On Friday, March 29, Samantha Josephson parted ways with friends after a night out and at 2:09 am, got into a car she believed to be her Uber ride. However, as The Washington Post said, “The Impala was not her Uber, police said, and the man driving it never took her home.” As pedestrians walked by, carrying about their normal business, Josephson climbed into the car of her killer. Twelve hours after Josephson was last seen, she was reported missing by friends who grew concerned when she had not shown up for work. Two hours after she was reported missing, two hunters found a body 40 feet off a dirt road. The body was identified as 21-yearold Samantha Josephson.
Later, Samantha’s father, Seymour Josephson, publicly announced her death on Facebook saying, “I will miss and love my baby girl for the rest of life. Samantha is no longer with us but she will not be forgotten. It is extremely hard to write this and post it but I love her with all my heart. I could continue to write about her but it kills me.” Hours later, a patrol officer spotted a vehicle matching the one Josephson got into the night before, a black Impala. The Washington Post wrote that the car was pulled over and the driver attempted to flee but was caught and arrested. The car was owned by 24-year-old Nathaniel David Rowland. According to CNN, police searched the car and discovered blood on the passenger side and trunk matching Samantha Josephson as well as “her cell phone [that] was found in the passenger compartment”. Investigators also found a container of liquid bleach, germicidal wipes, and window cleaner in the vehicle. Columbia Police Chief W.H. Holbrook also revealed that the child safety locks had been activated, trapping Josephson inside. Rowland was quickly charged with the kidnapping and murder of Samantha Josephson.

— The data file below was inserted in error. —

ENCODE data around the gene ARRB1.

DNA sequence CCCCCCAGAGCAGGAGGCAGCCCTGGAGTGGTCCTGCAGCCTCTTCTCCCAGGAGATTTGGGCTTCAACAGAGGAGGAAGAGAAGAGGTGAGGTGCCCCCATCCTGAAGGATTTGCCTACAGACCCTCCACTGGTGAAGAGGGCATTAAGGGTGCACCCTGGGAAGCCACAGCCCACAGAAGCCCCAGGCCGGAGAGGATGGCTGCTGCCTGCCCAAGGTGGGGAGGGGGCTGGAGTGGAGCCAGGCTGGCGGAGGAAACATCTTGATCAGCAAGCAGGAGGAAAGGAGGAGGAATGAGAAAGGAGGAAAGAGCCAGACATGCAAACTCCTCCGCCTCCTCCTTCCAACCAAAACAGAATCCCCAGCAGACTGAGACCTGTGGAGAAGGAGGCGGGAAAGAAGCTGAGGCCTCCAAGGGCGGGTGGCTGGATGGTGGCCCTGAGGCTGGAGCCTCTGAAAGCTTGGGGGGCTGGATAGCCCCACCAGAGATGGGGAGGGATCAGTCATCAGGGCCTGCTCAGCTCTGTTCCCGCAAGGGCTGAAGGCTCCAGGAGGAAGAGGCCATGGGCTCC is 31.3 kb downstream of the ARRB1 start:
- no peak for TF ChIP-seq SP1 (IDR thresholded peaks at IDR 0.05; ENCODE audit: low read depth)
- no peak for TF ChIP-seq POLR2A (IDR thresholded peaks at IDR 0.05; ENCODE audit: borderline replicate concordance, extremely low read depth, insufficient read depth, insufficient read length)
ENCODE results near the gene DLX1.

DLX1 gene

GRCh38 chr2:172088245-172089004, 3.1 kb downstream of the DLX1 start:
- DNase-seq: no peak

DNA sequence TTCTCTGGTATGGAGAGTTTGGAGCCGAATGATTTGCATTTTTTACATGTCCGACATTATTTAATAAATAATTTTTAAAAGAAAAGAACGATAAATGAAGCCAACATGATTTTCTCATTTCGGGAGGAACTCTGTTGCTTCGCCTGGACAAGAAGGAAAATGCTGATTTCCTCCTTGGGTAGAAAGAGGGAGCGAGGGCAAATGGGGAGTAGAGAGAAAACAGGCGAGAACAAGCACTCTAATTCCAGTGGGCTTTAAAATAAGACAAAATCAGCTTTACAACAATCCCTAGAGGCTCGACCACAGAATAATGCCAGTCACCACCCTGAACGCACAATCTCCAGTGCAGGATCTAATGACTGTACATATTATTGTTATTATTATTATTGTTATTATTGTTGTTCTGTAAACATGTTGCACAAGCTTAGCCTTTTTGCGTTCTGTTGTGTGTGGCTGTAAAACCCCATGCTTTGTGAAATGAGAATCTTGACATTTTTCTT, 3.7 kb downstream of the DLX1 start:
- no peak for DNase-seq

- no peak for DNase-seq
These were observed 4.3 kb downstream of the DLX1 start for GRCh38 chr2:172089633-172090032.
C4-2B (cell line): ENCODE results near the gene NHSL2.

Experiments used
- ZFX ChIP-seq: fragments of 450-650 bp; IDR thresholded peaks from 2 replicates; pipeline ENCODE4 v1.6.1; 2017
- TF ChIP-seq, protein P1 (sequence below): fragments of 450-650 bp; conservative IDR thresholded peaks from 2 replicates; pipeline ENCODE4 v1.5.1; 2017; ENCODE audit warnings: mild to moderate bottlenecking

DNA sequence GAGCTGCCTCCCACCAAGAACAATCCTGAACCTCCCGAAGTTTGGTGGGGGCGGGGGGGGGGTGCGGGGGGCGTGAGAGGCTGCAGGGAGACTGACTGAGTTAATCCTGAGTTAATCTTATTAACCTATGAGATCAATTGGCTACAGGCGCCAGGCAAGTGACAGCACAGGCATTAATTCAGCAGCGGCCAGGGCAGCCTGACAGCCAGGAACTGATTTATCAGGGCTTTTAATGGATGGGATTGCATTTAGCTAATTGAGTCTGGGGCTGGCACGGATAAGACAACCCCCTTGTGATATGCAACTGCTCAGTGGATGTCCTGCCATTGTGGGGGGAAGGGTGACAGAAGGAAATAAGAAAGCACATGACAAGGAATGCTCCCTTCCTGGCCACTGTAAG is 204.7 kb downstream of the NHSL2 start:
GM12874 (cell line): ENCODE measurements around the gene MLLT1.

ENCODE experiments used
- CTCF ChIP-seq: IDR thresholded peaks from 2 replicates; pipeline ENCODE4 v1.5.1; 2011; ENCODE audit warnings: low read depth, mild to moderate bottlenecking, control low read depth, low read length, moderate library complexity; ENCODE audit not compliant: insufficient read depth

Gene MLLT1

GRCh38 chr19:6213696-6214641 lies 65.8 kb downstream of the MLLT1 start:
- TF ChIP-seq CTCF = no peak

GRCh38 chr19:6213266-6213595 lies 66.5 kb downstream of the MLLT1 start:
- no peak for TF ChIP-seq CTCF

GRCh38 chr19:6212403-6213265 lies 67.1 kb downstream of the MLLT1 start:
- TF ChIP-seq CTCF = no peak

In an attempt to prevent a situation like this from occurring again, many bills have been proposed to the South Carolina House of Representatives. CBS reported that, Representative Seth Rose is sponsoring a bill requiring car services to have an illuminated sign at all times in order to draw awareness to their credibility as a car service. The House approved this with a 99-1 vote on April 9th. This bill would require “Uber, Lyft and other rideshare drivers to show an illuminated company-provided sign when on duty and turn it off when off duty. They would be required to return the sign to the company when they no longer work at the firm or provide a sworn statement about what happened to the sign. The companies would have to report the name and address of any worker who did not return the sign.” This is seen by many as the first step to ensuring the safety of Uber riders. The bill will face one more vote before heading to the Senate.
The city is in mourning of Samantha Josephson who was described as a kind and compassionate person. “She was honestly one of those people you loved to be around”, said Josephson’s restaurant partner Vascovich. Family and friends of Josephson hope her death will not be forgotten, but rather prevent another tragedy from taking place. Samantha’s mother pleads to everyone, “Samantha Josephson. My daughter’s name is Samantha Josephson. Don’t ever forget her name. Samantha Josephson”. Samantha Josephson’s death has sparked awareness for the dangers of car services such as Uber and Lyft. People, especially young women, are taking every precaution to stay safe such as traveling in groups and checking the license plate before getting into the car. Julianne Bruggemann, a senior at Ramapo, commented that “the whole story was disturbing because it could happen to anyone. It made me realize how cautious I have to be in college.” Services recommend you confirm the make, model, license plate, and name of your driver prior to entering the vehicle. Hopefully in the future, more protective measures will be put in place to prevent another tragedy.
Featured Photo: Samantha Josephson (Photo courtesy of CNN)
By: Eden Osiason, Assistant Editor